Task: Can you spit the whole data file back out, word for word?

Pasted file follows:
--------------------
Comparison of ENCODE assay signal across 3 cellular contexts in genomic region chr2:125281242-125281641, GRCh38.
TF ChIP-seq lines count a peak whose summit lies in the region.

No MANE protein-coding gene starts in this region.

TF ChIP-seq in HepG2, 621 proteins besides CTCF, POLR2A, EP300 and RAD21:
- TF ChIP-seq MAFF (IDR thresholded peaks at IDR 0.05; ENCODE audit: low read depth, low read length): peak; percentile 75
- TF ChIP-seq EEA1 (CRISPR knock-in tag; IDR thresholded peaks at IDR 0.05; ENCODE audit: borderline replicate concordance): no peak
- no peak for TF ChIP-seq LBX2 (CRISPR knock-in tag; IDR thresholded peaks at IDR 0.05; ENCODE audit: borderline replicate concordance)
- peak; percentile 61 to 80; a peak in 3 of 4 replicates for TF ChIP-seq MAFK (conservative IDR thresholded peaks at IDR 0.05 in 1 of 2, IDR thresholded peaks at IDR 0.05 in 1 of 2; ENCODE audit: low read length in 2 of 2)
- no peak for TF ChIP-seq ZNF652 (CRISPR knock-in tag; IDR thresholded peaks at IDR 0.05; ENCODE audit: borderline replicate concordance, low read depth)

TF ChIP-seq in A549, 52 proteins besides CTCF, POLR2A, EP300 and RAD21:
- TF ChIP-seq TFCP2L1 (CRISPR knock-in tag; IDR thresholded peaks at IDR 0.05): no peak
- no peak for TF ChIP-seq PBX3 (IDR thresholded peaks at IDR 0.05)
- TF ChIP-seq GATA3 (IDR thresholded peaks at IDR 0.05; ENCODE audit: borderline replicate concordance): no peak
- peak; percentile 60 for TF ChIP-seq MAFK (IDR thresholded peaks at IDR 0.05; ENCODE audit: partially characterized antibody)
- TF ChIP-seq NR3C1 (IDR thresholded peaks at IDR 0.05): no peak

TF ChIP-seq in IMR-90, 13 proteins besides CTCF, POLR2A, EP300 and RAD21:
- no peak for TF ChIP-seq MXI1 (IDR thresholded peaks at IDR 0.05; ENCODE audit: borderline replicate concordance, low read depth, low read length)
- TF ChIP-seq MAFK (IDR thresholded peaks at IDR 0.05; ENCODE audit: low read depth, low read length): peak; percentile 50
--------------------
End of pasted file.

Comparison of ENCODE assay signal across 3 cellular contexts in genomic region chr2:125281242-125281641, GRCh38.
TF ChIP-seq lines count a peak whose summit lies in the region.

No MANE protein-coding gene starts in this region.

TF ChIP-seq in HepG2, 621 proteins besides CTCF, POLR2A, EP300 and RAD21:
- TF ChIP-seq MAFF (IDR thresholded peaks at IDR 0.05; ENCODE audit: low read depth, low read length): peak; percentile 75
- TF ChIP-seq EEA1 (CRISPR knock-in tag; IDR thresholded peaks at IDR 0.05; ENCODE audit: borderline replicate concordance): no peak
- no peak for TF ChIP-seq LBX2 (CRISPR knock-in tag; IDR thresholded peaks at IDR 0.05; ENCODE audit: borderline replicate concordance)
- peak; percentile 61 to 80; a peak in 3 of 4 replicates for TF ChIP-seq MAFK (conservative IDR thresholded peaks at IDR 0.05 in 1 of 2, IDR thresholded peaks at IDR 0.05 in 1 of 2; ENCODE audit: low read length in 2 of 2)
- no peak for TF ChIP-seq ZNF652 (CRISPR knock-in tag; IDR thresholded peaks at IDR 0.05; ENCODE audit: borderline replicate concordance, low read depth)

TF ChIP-seq in A549, 52 proteins besides CTCF, POLR2A, EP300 and RAD21:
- TF ChIP-seq TFCP2L1 (CRISPR knock-in tag; IDR thresholded peaks at IDR 0.05): no peak
- no peak for TF ChIP-seq PBX3 (IDR thresholded peaks at IDR 0.05)
- TF ChIP-seq GATA3 (IDR thresholded peaks at IDR 0.05; ENCODE audit: borderline replicate concordance): no peak
- peak; percentile 60 for TF ChIP-seq MAFK (IDR thresholded peaks at IDR 0.05; ENCODE audit: partially characterized antibody)
- TF ChIP-seq NR3C1 (IDR thresholded peaks at IDR 0.05): no peak

TF ChIP-seq in IMR-90, 13 proteins besides CTCF, POLR2A, EP300 and RAD21:
- no peak for TF ChIP-seq MXI1 (IDR thresholded peaks at IDR 0.05; ENCODE audit: borderline replicate concordance, low read depth, low read length)
- TF ChIP-seq MAFK (IDR thresholded peaks at IDR 0.05; ENCODE audit: low read depth, low read length): peak; percentile 50